Every March, the country is consumed by an obsession with the basketball tournament we’ve come to know as March Madness. As someone who is mildly obsessed with basketball year round, I usually find the exponential increase in attention fun and refreshing. Over the past few years, however, I've began to notice a disturbing trend.

I have been involved with March Madness pools since I was an eight-year-old, when I began a contest with my father using the bracket printed in the newspaper. Ever since, this season has always brought back fond memories of competition and bracket bragging rights. We would always bet a single dollar on the outcome of our contest. Though a meager amount, this dollar better represented the thrills of screaming at the TV when your freak upset pick shocked the world more than it did any revenue generated from your basketball genius.

Once, when I was in fourth grade, I asked my father why we always bet such a strange amount. In my mind, it was hardly even enough to buy candy. He responded and said,“Well, I’m not comfortable losing any more money than that on luck alone.”

Since that moment I have understood the NCAA tournament to be a very entertaining crapshoot. This is probably shocking to some who believe staunchly in the legitimacy of the tournament’s competition, but it's simply the truth.

The very definition of an upset is an unexpected result and every single godforsaken year the tournament is filled with them. These results defy all of the carefully crafted predictions based upon hours of game film, statistics and common sense.

To every person that gleefully proclaims that they ‘called’ the 14 seed knocking off the three seed, I say to you, no you did not. What you did was produce a mental coin flip in your head. And then your faulty frontal lobe told you that it was a good idea to disregard all reason and choose the underdog simply because “anything can happen in March."

I will concede that anything can happen in March. It is a single elimination tournament with no second chances for a seemingly strong team (I mean you, Villanova) who one day might just forget how to play this strange, orange-sphered game. The games are also only 40 minutes long, which is just long enough for a crappy team to pretend to be a good one. The referees, who might I add, are considerably worse than NBA officials, are tasked with making game changing calls with minimal aid from instant replay. Coaches make bad decisions at times and players (anyone on Cincinnati) make worse ones at even worse times.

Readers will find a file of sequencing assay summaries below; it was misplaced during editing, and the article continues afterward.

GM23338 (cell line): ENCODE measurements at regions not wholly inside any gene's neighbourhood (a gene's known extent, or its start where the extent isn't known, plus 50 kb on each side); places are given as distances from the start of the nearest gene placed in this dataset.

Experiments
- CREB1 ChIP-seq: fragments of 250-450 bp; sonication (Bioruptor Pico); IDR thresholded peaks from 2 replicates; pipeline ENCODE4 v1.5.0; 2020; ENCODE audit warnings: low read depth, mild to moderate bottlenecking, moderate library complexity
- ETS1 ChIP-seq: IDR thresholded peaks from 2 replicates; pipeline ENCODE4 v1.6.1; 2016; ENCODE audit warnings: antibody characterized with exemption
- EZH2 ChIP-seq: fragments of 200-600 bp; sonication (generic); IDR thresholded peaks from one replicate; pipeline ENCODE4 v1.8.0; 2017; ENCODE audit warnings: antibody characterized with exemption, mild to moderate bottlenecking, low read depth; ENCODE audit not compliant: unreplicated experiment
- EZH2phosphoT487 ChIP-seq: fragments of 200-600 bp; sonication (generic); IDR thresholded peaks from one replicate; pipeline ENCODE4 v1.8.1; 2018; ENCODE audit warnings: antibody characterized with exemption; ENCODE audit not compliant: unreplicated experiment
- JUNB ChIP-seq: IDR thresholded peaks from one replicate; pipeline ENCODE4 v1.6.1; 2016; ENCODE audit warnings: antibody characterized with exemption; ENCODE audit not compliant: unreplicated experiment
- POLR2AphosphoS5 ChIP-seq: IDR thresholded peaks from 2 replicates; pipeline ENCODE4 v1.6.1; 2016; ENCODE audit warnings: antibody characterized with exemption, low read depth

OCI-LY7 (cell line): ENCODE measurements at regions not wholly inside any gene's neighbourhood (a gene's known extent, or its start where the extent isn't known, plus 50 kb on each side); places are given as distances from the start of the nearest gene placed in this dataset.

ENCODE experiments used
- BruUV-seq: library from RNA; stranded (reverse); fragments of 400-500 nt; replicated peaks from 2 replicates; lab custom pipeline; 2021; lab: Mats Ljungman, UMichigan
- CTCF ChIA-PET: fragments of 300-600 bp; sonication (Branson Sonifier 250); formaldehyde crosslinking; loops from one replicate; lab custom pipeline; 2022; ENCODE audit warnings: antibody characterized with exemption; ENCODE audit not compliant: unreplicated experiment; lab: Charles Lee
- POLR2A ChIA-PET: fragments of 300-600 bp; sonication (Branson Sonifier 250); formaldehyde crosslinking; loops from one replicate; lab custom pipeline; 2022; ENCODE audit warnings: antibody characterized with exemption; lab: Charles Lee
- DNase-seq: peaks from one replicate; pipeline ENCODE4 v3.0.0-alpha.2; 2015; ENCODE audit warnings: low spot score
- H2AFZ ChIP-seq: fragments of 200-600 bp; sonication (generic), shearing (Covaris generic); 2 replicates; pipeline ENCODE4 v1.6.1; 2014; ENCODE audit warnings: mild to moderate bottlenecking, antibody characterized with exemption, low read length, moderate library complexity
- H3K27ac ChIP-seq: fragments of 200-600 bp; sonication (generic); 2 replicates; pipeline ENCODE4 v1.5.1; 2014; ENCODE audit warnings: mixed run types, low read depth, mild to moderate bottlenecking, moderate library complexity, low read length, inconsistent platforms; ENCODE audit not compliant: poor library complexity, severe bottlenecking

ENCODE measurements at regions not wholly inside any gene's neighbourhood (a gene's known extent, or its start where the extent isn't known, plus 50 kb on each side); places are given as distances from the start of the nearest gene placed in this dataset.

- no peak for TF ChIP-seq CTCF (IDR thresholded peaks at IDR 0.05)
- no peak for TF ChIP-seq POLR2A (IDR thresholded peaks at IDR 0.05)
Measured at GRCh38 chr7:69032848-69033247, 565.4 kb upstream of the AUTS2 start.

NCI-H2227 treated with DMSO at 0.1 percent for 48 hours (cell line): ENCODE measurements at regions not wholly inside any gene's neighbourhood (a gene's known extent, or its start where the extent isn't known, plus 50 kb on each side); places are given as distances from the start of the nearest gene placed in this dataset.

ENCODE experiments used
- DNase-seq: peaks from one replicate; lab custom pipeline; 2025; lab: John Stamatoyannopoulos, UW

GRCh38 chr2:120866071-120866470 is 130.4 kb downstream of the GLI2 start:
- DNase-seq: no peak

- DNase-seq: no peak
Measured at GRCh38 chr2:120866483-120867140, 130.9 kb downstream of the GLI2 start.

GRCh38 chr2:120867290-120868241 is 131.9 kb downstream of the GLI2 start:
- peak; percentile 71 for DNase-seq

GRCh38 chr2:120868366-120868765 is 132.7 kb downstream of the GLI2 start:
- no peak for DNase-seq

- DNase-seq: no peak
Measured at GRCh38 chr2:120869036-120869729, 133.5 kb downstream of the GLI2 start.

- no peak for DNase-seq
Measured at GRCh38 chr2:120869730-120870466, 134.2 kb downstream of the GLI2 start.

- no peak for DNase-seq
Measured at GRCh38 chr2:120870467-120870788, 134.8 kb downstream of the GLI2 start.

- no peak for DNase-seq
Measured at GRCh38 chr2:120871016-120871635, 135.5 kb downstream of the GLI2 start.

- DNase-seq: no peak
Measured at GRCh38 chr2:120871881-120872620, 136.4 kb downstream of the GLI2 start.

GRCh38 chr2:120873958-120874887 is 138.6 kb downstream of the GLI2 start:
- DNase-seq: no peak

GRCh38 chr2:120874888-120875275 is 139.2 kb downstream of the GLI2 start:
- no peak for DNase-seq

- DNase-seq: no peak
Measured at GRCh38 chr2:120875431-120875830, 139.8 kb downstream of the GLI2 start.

All of these factors give the tournament its fun reputation for parity and upsets galore, but also make it a completely nonsensical and impossibly unpredictable entity. Those infuriating creatures whose brackets make it out of the minefield of March Madness unscathed, merely benefit from an unholy string of mental coin flips that give the semblance of basketball savvy. If this applies to you, I urge you to look around on ESPN toward the other brackets that have succeeded. I hazard a guess that you will find twelve grandmothers that have never watched a minute of basketball and based their picks on jersey color preferences or love for mascots. You won’t find the ESPN analysts who have spent an entire year researching their picks or anyone else with sports knowledge. There is a reason why Warren Buffett would be willing to stake a billion dollars on the outcome of a basketball tournament. It’s because there’s no way to make the right picks using reason alone.

My word of advice to all the tournament-obsessed students out there is to never bet on the tournament. And to all those special omniscient souls out there who think they know it all, I have alternative advice.

Walk into a random room in Gottwald this week and take a multiple-choice exam with no prior knowledge of the subject or course. If picking arbitrary letter choices again lands you a high percentage of correct answers because you “just know how to pick them,” then keep betting and never stop.

If you’re not in this divine group and you did about as well as Lance Armstrong on his last drug test, you should quit while you’re ahead. Just accept that last year’s bracket performance was a gift from the mighty March Madness gods.

This doesn’t mean you can’t talk smack to your friends about crushing their pathetic predictions, because I highly encourage that. It only means that you must realize March Madness is a fickle game where winners and losers are determined by mere happenstance.

Next year, don’t be that person walking around campus in mid-March telling everyone that they should have listened to your basketball gospel. People could listen to anyone’s awful predictions and do better than they would have alone. Just ask last year’s bracket winners, I’m sure they would be glad to tell you how they too saw this all coming.